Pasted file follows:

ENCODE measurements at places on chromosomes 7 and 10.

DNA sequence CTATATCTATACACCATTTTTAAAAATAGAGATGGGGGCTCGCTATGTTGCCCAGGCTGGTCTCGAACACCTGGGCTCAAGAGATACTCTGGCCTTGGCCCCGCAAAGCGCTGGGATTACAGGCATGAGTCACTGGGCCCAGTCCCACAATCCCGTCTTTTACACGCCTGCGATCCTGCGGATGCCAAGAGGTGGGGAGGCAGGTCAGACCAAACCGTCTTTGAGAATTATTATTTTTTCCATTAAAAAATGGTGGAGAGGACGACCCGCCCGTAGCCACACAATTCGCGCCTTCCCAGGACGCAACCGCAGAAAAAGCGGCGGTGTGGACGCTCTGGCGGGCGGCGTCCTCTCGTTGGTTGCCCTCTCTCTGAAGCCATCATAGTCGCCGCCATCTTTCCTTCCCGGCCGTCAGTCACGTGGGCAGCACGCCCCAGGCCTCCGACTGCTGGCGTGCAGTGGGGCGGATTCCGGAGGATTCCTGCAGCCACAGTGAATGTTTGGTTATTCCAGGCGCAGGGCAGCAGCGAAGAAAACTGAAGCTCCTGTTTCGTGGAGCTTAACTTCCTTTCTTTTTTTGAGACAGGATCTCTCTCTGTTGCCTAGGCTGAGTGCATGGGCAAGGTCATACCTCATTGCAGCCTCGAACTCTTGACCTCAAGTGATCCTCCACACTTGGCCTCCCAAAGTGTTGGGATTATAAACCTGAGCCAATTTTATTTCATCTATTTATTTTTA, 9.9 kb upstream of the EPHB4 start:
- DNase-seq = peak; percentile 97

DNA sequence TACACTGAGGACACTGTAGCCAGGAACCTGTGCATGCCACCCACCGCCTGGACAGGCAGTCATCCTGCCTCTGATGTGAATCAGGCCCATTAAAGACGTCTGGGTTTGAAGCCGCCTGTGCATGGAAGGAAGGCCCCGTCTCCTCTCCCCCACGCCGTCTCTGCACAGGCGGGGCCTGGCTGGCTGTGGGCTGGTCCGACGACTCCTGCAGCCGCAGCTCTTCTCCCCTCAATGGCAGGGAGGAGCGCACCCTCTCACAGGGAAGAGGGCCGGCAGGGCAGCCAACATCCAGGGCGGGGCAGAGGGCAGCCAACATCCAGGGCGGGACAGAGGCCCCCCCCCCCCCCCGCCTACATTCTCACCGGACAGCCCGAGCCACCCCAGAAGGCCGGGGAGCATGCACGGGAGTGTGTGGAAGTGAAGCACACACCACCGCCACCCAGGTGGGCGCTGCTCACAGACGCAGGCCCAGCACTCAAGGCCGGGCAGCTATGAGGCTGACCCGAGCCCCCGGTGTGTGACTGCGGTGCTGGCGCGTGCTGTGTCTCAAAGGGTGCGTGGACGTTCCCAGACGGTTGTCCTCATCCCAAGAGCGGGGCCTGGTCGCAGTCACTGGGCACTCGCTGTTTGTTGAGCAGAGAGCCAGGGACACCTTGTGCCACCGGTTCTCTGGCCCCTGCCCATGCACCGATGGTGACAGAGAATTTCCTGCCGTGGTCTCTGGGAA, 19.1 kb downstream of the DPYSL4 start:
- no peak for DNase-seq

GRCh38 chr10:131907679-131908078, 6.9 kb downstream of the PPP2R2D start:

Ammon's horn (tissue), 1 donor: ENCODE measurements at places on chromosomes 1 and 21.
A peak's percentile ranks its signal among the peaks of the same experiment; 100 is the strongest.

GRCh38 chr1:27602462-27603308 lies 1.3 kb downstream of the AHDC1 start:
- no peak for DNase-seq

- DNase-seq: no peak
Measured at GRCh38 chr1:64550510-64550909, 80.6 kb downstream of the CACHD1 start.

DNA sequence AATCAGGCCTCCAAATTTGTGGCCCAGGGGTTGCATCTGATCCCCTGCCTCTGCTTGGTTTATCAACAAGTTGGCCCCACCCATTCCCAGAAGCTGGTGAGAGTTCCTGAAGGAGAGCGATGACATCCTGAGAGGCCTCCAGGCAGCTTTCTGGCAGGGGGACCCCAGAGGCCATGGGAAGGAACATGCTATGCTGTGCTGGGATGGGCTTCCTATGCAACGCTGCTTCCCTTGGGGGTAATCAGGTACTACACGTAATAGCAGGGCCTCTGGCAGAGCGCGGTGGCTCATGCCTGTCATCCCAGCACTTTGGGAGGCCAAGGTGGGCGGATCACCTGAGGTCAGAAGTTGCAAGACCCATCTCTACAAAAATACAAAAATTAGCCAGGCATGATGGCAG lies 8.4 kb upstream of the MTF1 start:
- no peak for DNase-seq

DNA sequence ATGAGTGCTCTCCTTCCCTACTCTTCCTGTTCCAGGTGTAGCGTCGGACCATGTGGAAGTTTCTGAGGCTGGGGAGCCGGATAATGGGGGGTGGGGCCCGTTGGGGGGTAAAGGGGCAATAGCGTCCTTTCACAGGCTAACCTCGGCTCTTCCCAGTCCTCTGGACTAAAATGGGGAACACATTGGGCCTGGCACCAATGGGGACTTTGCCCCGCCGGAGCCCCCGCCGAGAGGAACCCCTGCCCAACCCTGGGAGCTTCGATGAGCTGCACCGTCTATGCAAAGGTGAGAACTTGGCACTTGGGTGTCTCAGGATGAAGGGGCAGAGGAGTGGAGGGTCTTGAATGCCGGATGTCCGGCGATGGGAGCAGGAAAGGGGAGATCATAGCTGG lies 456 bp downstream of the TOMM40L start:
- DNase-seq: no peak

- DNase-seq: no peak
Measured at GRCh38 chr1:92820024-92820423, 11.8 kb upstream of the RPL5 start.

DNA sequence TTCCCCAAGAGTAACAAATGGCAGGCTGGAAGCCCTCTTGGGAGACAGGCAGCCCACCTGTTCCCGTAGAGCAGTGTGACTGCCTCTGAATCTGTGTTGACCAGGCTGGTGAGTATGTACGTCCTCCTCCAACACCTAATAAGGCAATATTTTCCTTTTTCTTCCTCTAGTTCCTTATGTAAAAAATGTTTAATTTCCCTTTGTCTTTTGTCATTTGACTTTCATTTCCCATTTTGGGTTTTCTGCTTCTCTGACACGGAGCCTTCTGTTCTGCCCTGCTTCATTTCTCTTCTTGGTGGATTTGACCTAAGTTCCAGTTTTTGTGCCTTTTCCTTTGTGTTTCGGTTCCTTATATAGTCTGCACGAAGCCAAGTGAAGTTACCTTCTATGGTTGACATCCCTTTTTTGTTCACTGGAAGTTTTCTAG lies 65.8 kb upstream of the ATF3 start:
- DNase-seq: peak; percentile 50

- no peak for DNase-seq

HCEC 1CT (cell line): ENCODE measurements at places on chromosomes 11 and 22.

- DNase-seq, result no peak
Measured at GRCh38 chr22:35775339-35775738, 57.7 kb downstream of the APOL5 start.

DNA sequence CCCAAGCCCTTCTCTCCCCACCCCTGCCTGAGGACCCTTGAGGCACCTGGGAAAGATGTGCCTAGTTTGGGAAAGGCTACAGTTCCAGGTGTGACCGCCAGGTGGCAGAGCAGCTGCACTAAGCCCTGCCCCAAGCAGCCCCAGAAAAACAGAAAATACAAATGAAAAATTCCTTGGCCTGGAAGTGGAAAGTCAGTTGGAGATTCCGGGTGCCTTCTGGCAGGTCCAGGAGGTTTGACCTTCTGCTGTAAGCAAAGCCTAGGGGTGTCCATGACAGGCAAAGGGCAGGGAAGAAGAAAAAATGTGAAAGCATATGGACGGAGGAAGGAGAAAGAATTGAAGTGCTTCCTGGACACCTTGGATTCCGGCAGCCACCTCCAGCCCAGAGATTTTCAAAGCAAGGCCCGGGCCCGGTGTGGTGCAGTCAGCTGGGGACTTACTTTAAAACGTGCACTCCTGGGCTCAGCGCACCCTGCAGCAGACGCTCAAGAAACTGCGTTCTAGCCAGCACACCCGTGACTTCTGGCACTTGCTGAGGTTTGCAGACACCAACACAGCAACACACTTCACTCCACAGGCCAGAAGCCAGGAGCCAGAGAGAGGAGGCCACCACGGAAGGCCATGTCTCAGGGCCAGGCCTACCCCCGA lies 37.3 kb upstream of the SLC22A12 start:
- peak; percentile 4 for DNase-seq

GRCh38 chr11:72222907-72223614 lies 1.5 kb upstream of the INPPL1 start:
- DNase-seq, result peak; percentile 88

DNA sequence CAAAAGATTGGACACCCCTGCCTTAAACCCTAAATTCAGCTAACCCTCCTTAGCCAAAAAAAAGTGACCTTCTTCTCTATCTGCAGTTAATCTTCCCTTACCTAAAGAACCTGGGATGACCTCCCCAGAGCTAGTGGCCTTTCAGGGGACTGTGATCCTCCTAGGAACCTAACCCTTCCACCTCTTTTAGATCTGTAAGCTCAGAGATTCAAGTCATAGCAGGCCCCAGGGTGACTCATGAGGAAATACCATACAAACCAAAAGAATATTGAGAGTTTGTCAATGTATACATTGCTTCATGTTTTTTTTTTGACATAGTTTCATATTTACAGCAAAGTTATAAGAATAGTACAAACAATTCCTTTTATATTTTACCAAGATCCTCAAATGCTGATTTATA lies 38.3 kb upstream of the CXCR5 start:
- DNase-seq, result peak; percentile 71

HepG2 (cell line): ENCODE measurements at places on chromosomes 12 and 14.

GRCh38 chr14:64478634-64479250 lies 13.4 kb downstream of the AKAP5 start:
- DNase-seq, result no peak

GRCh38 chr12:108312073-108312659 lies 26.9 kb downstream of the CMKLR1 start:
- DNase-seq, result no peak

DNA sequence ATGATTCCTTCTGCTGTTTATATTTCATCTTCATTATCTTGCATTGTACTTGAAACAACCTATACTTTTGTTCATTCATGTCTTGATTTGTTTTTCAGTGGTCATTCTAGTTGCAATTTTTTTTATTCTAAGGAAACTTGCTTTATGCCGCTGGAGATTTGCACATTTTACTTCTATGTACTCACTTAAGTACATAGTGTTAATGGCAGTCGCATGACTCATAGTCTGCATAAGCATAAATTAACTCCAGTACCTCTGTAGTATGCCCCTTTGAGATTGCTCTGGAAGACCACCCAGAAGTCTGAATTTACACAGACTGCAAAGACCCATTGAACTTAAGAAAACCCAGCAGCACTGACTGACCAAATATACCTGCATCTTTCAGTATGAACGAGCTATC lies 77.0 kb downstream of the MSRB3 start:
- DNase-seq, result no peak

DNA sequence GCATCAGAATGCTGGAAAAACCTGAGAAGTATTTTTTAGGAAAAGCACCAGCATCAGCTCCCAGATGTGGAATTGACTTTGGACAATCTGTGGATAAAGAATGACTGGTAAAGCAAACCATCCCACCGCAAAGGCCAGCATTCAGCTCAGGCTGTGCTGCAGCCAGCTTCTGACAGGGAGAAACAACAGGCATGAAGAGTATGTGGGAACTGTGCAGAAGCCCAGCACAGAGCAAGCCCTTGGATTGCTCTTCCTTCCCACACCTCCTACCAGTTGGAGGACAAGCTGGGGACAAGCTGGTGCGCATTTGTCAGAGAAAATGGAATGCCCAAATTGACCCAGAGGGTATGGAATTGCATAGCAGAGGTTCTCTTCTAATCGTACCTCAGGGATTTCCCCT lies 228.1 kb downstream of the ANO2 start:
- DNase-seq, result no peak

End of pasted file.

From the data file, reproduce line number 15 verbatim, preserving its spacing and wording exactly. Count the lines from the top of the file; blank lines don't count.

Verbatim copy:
DNA sequence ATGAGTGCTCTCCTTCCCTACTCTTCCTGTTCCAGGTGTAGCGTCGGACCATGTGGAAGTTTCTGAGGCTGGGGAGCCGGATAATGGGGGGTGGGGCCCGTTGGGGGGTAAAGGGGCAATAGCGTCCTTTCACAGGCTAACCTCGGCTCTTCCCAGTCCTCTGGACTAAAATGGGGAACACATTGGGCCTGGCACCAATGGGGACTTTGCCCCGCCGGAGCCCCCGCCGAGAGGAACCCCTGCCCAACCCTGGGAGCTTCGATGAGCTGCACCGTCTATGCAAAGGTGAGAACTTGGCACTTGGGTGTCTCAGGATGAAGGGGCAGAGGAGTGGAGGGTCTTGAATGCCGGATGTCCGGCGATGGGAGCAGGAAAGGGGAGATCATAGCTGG lies 456 bp downstream of the TOMM40L start: